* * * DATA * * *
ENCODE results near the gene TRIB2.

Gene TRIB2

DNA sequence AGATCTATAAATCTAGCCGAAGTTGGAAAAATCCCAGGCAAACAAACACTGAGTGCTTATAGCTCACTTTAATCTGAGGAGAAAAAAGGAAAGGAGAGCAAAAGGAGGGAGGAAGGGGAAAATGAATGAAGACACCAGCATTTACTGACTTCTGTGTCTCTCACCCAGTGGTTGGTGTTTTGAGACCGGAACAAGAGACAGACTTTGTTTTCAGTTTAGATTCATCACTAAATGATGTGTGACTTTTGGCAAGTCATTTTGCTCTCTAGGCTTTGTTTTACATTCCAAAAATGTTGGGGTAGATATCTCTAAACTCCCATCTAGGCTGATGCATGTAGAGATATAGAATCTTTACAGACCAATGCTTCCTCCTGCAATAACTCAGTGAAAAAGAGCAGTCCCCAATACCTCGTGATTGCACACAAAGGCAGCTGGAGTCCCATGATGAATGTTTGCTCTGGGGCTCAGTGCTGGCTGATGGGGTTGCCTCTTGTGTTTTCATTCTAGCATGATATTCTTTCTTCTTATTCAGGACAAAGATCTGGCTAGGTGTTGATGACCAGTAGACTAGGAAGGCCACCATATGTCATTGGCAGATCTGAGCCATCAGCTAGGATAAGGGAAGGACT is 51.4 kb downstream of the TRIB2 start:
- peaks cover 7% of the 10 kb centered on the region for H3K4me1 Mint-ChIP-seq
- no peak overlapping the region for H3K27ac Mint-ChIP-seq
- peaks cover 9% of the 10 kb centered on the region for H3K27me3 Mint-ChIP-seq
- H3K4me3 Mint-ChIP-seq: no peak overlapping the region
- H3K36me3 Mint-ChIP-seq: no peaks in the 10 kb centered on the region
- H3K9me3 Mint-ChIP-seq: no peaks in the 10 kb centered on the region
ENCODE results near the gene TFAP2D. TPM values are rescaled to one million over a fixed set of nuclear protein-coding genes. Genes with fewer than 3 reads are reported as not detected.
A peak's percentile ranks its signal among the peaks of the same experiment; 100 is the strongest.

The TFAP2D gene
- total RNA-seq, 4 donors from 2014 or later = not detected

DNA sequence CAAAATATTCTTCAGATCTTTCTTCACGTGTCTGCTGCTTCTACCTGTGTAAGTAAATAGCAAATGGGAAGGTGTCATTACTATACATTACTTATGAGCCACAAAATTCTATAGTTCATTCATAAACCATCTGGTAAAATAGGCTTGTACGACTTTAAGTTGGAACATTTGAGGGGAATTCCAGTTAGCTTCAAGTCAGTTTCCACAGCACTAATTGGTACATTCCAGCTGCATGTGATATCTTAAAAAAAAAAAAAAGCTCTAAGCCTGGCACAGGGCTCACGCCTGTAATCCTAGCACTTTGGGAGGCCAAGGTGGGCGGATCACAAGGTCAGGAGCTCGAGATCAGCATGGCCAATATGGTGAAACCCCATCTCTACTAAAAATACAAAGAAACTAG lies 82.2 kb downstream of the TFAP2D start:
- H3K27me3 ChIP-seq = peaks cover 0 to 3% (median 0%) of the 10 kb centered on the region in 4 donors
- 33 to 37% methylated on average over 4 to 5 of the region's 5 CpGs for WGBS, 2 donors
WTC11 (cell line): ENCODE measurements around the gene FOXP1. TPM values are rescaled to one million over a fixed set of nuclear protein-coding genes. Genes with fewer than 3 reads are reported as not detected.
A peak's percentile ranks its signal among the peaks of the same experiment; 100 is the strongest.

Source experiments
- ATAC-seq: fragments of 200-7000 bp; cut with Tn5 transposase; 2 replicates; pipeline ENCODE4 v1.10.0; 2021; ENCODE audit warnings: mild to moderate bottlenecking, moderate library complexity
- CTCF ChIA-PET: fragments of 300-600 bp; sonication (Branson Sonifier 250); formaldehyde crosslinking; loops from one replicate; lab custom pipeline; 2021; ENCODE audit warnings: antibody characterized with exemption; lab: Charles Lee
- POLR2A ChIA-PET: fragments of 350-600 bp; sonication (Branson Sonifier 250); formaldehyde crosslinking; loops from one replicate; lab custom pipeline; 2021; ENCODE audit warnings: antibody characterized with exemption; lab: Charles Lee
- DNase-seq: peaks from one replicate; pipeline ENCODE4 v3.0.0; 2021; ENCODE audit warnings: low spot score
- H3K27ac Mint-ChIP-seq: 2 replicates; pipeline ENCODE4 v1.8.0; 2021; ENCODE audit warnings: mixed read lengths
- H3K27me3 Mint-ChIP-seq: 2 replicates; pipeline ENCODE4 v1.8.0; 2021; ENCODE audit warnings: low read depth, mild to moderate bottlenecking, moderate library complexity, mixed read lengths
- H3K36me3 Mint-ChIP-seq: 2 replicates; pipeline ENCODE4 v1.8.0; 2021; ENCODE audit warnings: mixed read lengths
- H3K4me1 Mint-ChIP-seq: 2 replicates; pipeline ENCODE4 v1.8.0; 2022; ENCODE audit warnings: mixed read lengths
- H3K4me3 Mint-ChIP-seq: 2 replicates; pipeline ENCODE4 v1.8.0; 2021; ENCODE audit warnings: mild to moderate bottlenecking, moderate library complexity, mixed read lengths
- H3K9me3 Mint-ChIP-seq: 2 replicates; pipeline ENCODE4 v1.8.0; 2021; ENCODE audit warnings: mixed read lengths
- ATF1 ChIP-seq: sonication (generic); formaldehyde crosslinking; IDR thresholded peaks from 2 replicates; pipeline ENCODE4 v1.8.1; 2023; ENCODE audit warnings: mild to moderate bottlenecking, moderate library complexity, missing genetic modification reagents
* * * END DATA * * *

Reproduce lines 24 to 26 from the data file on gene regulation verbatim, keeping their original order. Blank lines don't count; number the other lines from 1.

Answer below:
- H3K27ac Mint-ChIP-seq: 2 replicates; pipeline ENCODE4 v1.8.0; 2021; ENCODE audit warnings: mixed read lengths
- H3K27me3 Mint-ChIP-seq: 2 replicates; pipeline ENCODE4 v1.8.0; 2021; ENCODE audit warnings: low read depth, mild to moderate bottlenecking, moderate library complexity, mixed read lengths
- H3K36me3 Mint-ChIP-seq: 2 replicates; pipeline ENCODE4 v1.8.0; 2021; ENCODE audit warnings: mixed read lengths